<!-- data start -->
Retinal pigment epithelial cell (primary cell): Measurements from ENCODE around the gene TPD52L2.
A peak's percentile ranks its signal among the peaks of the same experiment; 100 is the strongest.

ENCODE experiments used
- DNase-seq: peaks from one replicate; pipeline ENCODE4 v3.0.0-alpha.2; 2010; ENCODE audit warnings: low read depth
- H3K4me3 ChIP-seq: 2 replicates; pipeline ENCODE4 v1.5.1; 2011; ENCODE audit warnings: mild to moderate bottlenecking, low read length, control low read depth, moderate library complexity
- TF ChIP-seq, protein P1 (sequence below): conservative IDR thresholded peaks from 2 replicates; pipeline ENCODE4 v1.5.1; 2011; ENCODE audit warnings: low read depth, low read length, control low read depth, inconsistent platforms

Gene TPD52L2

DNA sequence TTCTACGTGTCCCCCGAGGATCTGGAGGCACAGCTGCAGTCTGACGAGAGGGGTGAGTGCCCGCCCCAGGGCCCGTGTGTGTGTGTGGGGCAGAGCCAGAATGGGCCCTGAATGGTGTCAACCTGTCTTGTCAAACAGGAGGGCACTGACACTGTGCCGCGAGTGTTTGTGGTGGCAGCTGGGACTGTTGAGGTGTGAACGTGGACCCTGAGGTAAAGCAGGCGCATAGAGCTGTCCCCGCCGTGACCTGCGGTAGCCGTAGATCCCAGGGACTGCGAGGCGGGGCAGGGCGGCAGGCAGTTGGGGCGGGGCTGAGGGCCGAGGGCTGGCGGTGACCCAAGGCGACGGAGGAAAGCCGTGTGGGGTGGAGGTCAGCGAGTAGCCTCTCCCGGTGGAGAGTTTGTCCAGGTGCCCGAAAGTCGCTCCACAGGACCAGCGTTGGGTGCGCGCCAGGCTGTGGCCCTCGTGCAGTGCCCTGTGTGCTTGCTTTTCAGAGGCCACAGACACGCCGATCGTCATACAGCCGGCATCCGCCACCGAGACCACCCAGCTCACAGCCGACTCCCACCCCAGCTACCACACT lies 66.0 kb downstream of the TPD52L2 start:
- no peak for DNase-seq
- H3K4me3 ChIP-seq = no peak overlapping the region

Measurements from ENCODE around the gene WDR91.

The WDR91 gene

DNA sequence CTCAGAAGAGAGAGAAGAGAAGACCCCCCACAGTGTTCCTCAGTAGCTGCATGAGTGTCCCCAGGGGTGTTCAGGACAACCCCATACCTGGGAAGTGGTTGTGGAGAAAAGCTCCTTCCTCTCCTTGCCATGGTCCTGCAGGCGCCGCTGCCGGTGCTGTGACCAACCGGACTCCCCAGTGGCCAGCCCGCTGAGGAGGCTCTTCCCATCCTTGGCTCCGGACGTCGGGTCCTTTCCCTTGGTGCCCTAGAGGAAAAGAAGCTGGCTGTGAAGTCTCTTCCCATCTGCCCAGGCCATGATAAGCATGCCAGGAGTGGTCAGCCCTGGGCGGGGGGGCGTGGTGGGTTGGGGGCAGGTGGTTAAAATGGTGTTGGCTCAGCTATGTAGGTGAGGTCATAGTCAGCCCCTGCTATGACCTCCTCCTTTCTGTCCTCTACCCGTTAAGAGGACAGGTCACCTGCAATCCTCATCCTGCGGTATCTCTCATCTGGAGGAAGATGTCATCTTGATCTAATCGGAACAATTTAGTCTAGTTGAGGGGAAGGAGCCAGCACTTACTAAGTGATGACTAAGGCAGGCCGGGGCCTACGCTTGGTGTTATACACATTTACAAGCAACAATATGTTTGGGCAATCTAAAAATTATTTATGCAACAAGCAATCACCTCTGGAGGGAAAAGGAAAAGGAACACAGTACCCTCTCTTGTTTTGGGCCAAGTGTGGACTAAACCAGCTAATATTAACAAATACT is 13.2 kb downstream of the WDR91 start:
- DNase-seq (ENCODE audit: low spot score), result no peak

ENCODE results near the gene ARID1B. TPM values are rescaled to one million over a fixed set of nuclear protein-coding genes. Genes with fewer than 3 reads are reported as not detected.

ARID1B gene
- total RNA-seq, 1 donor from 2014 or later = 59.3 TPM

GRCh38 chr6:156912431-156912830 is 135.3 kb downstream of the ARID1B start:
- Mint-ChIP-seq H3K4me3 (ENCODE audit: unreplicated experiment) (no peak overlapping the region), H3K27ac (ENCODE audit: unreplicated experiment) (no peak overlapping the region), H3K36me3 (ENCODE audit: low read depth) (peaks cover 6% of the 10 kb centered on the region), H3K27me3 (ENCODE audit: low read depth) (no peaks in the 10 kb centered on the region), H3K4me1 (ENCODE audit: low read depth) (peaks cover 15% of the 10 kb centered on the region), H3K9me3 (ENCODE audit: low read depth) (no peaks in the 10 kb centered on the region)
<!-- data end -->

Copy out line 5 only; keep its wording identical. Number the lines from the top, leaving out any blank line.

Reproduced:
- H3K4me3 ChIP-seq: 2 replicates; pipeline ENCODE4 v1.5.1; 2011; ENCODE audit warnings: mild to moderate bottlenecking, low read length, control low read depth, moderate library complexity